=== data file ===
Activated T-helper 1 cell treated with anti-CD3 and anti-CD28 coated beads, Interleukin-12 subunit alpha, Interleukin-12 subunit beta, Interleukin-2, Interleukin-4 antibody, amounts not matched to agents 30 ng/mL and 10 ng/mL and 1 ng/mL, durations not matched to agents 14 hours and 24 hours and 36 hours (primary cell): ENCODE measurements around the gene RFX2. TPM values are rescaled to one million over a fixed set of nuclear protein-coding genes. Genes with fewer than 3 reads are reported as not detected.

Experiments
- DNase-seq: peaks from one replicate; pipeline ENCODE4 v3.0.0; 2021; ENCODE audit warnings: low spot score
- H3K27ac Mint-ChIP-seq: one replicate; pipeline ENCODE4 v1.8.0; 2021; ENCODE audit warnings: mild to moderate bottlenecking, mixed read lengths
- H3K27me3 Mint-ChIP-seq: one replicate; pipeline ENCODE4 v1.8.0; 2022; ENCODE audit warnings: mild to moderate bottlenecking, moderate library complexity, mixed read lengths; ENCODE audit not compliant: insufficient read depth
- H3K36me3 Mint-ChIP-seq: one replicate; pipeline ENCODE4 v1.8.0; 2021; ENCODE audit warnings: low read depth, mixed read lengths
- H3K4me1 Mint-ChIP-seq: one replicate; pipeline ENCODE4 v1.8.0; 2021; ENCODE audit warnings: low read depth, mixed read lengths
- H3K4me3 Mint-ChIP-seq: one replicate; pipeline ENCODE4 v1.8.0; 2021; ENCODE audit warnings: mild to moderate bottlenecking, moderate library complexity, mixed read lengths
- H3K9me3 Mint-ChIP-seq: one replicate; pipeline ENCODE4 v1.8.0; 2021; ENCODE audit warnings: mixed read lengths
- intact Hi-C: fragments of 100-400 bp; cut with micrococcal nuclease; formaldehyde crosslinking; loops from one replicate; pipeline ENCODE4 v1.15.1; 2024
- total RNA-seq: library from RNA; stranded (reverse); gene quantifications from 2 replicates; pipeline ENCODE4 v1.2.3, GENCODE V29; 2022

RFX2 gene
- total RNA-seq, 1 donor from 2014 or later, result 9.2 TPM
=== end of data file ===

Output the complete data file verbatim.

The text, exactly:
Activated T-helper 1 cell treated with anti-CD3 and anti-CD28 coated beads, Interleukin-12 subunit alpha, Interleukin-12 subunit beta, Interleukin-2, Interleukin-4 antibody, amounts not matched to agents 30 ng/mL and 10 ng/mL and 1 ng/mL, durations not matched to agents 14 hours and 24 hours and 36 hours (primary cell): ENCODE measurements around the gene RFX2. TPM values are rescaled to one million over a fixed set of nuclear protein-coding genes. Genes with fewer than 3 reads are reported as not detected.

Experiments
- DNase-seq: peaks from one replicate; pipeline ENCODE4 v3.0.0; 2021; ENCODE audit warnings: low spot score
- H3K27ac Mint-ChIP-seq: one replicate; pipeline ENCODE4 v1.8.0; 2021; ENCODE audit warnings: mild to moderate bottlenecking, mixed read lengths
- H3K27me3 Mint-ChIP-seq: one replicate; pipeline ENCODE4 v1.8.0; 2022; ENCODE audit warnings: mild to moderate bottlenecking, moderate library complexity, mixed read lengths; ENCODE audit not compliant: insufficient read depth
- H3K36me3 Mint-ChIP-seq: one replicate; pipeline ENCODE4 v1.8.0; 2021; ENCODE audit warnings: low read depth, mixed read lengths
- H3K4me1 Mint-ChIP-seq: one replicate; pipeline ENCODE4 v1.8.0; 2021; ENCODE audit warnings: low read depth, mixed read lengths
- H3K4me3 Mint-ChIP-seq: one replicate; pipeline ENCODE4 v1.8.0; 2021; ENCODE audit warnings: mild to moderate bottlenecking, moderate library complexity, mixed read lengths
- H3K9me3 Mint-ChIP-seq: one replicate; pipeline ENCODE4 v1.8.0; 2021; ENCODE audit warnings: mixed read lengths
- intact Hi-C: fragments of 100-400 bp; cut with micrococcal nuclease; formaldehyde crosslinking; loops from one replicate; pipeline ENCODE4 v1.15.1; 2024
- total RNA-seq: library from RNA; stranded (reverse); gene quantifications from 2 replicates; pipeline ENCODE4 v1.2.3, GENCODE V29; 2022

RFX2 gene
- total RNA-seq, 1 donor from 2014 or later, result 9.2 TPM